A few months ago I stumbled across an interesting open source project created by Katrina Owen
that provides a collection of programming practice problems in over 30 languages
. On the surface, it’s a great resource for learning to code or learning a new language. I’ve found however that as you dig deeper it has much more to offer on a number of levels.
To get started you simply install the exercism command line client, login with GitHub, pick a language to work in, and fetch your first problem. The first problem in many languages is often just a simple “hello world” exercise just to get you started. When you fetch a problem you get a ReadMe file with a description of the challenge and a suite of unit tests. In TDD style you write code until the tests are passing and you’ve solved the problem. Afterwards, you submit your solution and other exercism users are able to review and comment on your code. You can carry on the conversation and submit additional revisions of your code as part of this informal peer code review.
This immediately reminded me of Art & Logic’s own programming challenge
(ALPC for short) which everyone completes as part of the application process. ALPC submissions are reviewed by a team of developers here at A&L and are discussed during the interview process. It’s been a staple of the A&L hiring process for a long time and has served us well. I’m a part of the team that reviews ALPC submissions and it’s interesting to see how people approach the problems presented in new and unique ways, and rewarding to then get to work with the people who’ve submitted the best responses.
What’s great about exercism is that it’s not just a single set of problems to solve, there’s a huge number of them with more being developed all the time, and you can compare solutions to the same problem in a huge number of languages. Often problems offer a solution that is available to those learning the language, but can also been solved in more elegant or subtle ways which through comparing and discussing your solutions with others, offers an excellent learning opportunity. While comparing solutions, you can post feedback and can resubmit your solutions with changes in an informal peer code review process.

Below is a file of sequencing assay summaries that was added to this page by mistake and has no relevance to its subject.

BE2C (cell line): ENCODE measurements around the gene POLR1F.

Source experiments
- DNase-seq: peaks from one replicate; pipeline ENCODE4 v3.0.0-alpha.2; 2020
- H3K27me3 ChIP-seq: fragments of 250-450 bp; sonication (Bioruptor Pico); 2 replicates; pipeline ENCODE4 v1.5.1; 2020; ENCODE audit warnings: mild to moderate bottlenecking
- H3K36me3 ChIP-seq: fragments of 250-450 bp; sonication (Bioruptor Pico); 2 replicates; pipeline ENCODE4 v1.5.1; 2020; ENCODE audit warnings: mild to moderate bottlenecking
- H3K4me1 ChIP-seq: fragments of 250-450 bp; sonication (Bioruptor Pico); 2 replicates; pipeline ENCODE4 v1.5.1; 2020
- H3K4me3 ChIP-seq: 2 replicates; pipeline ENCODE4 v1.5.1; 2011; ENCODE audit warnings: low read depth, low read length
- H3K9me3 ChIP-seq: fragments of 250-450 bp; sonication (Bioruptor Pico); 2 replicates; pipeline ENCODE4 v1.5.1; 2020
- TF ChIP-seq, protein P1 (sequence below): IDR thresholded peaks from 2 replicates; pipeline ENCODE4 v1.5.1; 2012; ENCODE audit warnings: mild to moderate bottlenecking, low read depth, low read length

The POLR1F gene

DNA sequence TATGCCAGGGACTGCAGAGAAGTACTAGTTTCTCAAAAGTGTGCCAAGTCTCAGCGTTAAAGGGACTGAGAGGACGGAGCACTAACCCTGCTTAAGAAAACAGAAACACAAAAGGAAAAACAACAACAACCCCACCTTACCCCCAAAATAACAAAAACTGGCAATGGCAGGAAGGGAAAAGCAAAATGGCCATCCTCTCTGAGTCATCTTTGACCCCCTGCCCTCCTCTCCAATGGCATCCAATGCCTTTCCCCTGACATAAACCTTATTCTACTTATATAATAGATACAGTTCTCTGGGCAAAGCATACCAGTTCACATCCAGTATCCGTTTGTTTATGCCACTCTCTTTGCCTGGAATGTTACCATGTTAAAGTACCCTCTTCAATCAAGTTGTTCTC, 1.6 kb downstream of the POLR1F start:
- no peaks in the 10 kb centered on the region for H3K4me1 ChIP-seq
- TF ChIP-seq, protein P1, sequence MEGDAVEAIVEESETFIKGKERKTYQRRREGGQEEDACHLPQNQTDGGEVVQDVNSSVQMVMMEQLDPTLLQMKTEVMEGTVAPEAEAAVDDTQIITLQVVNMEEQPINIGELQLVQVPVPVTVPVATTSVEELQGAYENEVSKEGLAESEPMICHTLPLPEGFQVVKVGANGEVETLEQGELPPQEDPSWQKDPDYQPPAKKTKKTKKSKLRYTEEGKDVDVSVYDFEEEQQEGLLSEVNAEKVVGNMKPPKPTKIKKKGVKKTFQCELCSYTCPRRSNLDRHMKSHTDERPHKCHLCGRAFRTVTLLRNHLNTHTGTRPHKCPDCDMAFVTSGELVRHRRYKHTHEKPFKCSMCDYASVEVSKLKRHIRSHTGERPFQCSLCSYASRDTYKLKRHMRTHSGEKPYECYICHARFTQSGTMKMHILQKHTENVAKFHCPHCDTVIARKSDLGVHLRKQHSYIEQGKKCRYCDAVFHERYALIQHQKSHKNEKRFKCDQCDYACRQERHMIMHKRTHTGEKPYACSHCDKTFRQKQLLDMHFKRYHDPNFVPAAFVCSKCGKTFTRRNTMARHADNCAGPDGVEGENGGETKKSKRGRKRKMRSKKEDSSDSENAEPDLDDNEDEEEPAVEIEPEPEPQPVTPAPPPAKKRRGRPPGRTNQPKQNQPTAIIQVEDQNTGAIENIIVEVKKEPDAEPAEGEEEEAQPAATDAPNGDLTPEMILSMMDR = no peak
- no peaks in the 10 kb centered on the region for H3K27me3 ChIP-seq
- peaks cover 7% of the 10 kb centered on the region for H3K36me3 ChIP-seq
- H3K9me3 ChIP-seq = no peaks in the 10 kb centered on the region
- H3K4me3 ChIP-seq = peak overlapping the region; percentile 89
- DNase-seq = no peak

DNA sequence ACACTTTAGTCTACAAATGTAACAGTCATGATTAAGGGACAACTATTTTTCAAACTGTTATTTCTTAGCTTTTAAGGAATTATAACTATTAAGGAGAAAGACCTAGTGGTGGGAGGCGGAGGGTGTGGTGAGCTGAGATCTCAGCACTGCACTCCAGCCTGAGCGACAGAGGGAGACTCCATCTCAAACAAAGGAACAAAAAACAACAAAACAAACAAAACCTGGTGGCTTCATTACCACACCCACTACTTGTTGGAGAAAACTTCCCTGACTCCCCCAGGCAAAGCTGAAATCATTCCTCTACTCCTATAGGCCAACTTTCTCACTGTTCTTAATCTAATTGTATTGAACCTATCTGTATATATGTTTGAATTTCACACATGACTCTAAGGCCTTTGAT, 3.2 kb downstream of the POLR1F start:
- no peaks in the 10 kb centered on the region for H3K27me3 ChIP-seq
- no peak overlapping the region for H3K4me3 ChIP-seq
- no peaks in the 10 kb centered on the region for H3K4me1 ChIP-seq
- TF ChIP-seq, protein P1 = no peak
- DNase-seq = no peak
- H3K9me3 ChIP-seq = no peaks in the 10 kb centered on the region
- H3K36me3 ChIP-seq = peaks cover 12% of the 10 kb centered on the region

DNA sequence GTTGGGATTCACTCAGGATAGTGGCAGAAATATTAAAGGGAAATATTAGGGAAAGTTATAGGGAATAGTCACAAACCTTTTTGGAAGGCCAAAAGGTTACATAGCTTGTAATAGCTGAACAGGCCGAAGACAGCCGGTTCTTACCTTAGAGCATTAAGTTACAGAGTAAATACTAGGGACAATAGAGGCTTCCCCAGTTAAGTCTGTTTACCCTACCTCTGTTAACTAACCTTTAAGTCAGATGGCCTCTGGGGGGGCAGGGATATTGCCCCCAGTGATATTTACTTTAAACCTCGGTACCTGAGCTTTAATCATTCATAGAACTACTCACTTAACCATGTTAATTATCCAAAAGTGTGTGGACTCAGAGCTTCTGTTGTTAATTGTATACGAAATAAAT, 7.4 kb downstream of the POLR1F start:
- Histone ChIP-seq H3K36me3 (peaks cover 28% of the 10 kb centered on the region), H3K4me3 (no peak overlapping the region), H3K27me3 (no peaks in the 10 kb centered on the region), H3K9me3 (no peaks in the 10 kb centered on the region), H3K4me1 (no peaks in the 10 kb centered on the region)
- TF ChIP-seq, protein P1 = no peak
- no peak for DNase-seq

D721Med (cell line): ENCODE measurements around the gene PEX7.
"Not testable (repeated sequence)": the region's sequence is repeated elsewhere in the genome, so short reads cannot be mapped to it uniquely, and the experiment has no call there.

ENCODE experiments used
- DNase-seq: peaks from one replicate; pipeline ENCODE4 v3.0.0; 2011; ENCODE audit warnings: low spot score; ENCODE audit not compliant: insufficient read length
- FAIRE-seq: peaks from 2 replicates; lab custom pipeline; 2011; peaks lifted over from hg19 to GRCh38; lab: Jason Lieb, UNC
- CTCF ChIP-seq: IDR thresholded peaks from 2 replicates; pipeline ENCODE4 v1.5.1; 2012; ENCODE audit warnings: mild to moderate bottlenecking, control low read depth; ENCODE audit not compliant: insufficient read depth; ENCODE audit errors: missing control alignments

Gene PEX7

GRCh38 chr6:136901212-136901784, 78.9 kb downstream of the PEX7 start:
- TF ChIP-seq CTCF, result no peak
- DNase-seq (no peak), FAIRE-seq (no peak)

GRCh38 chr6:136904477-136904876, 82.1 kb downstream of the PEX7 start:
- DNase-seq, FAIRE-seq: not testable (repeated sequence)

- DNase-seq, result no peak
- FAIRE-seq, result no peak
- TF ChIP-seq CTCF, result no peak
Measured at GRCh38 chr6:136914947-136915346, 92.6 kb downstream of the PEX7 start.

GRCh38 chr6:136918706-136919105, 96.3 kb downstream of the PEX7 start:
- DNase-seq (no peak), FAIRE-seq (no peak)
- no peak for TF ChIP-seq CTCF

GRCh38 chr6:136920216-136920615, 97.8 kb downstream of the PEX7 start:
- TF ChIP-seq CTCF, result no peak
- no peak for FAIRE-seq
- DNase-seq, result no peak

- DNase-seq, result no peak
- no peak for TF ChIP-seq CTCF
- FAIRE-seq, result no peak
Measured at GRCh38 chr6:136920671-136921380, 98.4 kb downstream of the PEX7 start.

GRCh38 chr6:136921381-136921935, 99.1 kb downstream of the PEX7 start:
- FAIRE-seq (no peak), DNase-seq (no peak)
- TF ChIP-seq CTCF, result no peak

Katrina writes an email newsletter
, which is a behind the scenes look as to how the project is evolving, what’s working, what’s not, and how you can contribute. The community has worked hard to set the bar low for making your own first contribution and in a very meta way, is also a great way to learn how to get involved with open source projects and communities. It’s setup so that no matter what your experience, there’s something you can help with – from documentation, to the project website, the command line client, languages, or projects. I’ve started looking at the set of open issues for the Objective-c language track along with the set of problems that haven’t been ported to it and am looking to set aside some time to make some contributions of my own.
Whether you’re learning to code, looking to learn a new language, or want to contribute to an open source project with a great mission, do yourself a favor and check out the excercism.io
site today and subscribe to their email newsletter